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Federal endangered species legislation in Canada : explaining the lack of a policy outcome Amos, William Ambrose

Abstract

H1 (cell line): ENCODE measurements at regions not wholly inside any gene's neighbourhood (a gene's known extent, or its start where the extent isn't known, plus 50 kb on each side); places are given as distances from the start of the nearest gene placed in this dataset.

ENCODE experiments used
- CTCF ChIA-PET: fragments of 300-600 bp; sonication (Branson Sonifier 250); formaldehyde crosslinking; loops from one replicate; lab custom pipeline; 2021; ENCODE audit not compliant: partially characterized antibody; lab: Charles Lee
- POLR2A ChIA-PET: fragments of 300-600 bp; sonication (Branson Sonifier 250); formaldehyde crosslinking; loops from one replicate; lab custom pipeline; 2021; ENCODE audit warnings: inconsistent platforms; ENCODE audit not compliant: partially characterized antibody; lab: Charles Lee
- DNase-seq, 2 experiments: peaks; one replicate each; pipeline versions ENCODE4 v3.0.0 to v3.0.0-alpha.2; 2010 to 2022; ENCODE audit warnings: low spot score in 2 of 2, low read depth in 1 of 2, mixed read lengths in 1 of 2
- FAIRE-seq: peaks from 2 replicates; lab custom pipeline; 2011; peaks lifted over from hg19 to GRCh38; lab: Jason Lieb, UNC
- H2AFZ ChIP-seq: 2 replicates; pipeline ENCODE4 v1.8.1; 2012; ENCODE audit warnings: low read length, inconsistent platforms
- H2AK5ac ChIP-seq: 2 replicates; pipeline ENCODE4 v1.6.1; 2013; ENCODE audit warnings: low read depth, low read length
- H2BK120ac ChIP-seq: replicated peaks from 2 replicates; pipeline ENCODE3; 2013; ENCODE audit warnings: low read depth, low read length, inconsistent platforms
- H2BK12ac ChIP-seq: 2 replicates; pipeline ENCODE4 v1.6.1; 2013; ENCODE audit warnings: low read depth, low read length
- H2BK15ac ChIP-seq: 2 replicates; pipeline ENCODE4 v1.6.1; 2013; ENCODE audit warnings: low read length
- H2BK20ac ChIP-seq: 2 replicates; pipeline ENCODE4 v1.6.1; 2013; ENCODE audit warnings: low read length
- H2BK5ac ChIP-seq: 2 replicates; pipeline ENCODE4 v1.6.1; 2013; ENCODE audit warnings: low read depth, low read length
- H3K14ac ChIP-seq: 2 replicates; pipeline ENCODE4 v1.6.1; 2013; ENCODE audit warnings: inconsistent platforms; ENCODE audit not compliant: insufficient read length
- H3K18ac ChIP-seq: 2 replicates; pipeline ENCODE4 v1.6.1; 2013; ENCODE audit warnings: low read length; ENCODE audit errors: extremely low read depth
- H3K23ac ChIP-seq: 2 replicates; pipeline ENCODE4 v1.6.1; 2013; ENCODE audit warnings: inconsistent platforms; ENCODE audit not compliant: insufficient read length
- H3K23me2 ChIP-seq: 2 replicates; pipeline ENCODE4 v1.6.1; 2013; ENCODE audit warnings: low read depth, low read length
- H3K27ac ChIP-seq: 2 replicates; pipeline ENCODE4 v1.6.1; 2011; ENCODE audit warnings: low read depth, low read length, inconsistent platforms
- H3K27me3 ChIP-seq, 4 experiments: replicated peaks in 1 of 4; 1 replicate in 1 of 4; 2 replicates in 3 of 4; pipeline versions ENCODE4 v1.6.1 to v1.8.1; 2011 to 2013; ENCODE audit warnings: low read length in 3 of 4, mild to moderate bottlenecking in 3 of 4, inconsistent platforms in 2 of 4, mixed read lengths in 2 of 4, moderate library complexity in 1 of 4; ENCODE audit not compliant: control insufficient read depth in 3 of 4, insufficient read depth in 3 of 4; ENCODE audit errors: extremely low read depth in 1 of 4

This thesis attempts to uncover the reasons why Canada, unlike the United States and Australia, does not have stand alone federal endangered species legislation. In particular, I will focus upon the history of Bill C-65, the proposed federal endangered species statute which died on the Order Table in 1997. Using the "policy regime" framework developed by George Hoberg, I examine the ideas, actors, and institutions that have combined within a given set of background conditions to produce this distinctive lack of a policy outcome, assessing the relative causal importance of each variable in terms Bill C-65's failure. Using Peter Haas' epistemic community approach, the causal knowledge of conservation scientists' regarding habitat loss is found not to have influenced the policy substance of Bill C-65. However, it is argued that scientists did play an important role in the legislative failure insofar as they joined forces with environmentalists to discredit the weak scope and substance of the bill. These pro-environment actors, however, were matched throughout the interest group competition by the parallel forces of industry and private landowner groups, who criticized Bill C-65 as a litigious, punitive and "American" style of legislation. The provinces, for their part, sided with the landowners and industry groups, arguing that the federal government had overstepped its wildlife management jurisdiction. Given a context of low public concern for environmental issues, and the institutional trend towards regulatory decentralization, the federal government had very few incentives to introduce a strong bill. However, the provinces, landowners, and industry groups, all felt it was too strong, while environmentalists and scientists felt just the opposite. Bill C-65's failure, therefore, was the result of the federal government's inability to satisfy anyone on this issue. Determining who "won" this first endangered species battle, however, is quite difficult without knowing whether Cabinet felt the bill was too strong or too weak, and without knowing what the next legislative proposal will entail. In conclusion, it is found that all three regime components of ideas, actors, and institutions were equally important factors in bringing about the failure of Bill C-65, and the current policy delay that continues to this day.

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